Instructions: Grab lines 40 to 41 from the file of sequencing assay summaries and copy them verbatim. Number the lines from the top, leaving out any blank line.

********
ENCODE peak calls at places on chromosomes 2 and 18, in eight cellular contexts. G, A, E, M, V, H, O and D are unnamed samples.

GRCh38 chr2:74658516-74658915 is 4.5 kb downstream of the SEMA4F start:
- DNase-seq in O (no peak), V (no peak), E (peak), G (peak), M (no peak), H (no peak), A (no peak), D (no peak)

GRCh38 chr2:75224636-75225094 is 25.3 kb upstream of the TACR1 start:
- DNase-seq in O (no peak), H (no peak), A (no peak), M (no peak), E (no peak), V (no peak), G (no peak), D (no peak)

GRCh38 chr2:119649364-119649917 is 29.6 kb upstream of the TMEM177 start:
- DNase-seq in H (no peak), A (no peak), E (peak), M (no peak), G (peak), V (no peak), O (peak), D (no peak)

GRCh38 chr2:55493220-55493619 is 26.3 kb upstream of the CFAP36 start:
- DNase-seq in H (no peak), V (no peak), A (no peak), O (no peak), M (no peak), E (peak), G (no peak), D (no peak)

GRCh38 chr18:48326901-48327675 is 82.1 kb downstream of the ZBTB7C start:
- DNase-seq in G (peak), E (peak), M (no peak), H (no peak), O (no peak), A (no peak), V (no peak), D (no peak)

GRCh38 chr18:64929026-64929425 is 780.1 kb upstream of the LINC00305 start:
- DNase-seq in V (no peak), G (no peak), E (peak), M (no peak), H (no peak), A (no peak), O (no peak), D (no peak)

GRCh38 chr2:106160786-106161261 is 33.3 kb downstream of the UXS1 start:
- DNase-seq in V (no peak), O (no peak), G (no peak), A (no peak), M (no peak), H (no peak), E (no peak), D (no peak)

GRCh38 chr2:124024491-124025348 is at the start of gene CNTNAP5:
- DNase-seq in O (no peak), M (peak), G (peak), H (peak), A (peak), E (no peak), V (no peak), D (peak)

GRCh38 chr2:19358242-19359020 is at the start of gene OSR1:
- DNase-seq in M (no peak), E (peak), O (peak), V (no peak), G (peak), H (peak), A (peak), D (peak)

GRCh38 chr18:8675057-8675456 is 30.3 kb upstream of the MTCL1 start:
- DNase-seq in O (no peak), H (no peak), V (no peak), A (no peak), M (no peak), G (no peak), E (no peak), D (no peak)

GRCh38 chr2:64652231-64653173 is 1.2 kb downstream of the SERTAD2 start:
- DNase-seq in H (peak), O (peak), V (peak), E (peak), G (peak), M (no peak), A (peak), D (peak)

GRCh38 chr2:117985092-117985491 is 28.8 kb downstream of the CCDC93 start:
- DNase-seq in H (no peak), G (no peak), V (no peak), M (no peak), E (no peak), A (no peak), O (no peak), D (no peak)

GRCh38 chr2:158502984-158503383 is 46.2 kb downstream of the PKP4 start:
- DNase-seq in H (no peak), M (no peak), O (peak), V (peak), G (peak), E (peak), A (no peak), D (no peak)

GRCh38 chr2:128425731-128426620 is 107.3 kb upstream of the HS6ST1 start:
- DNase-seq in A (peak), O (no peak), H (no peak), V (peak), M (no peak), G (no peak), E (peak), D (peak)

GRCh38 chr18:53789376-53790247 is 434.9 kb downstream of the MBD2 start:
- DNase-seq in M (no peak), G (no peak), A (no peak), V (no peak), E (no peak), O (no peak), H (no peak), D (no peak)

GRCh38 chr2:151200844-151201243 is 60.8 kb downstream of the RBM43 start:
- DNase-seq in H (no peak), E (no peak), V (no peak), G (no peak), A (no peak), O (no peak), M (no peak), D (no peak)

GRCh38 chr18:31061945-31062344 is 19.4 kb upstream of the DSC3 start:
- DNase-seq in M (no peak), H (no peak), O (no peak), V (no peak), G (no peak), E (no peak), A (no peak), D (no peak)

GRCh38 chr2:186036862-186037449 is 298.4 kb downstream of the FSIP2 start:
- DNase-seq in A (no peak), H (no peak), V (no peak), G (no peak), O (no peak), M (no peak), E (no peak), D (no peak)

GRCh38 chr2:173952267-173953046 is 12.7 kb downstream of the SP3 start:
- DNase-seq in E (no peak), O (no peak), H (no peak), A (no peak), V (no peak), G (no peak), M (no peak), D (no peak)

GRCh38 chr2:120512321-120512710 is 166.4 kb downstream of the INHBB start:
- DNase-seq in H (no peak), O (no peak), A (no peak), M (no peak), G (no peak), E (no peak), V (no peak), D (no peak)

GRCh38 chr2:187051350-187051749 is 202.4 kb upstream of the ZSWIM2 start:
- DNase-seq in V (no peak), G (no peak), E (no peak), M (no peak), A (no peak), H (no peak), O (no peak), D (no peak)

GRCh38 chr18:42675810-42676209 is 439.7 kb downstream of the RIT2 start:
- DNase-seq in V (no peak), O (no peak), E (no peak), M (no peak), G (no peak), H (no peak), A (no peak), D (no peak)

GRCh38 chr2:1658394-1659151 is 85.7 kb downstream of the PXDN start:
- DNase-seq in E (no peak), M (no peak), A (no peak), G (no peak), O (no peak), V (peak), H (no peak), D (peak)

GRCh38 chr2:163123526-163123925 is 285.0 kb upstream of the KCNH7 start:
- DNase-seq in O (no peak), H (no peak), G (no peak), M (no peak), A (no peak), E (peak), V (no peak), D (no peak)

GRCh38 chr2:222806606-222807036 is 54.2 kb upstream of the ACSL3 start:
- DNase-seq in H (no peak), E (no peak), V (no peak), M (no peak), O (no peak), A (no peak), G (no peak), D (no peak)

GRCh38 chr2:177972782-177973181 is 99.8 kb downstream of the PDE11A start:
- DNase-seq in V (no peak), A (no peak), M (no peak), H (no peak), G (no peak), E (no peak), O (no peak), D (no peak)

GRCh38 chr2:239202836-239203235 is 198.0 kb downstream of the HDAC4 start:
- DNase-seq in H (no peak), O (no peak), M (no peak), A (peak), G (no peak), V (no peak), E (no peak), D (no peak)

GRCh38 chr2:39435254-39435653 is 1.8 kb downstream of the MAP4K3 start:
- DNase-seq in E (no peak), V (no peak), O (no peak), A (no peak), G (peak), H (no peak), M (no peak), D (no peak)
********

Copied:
GRCh38 chr2:120512321-120512710 is 166.4 kb downstream of the INHBB start:
- DNase-seq in H (no peak), O (no peak), A (no peak), M (no peak), G (no peak), E (no peak), V (no peak), D (no peak)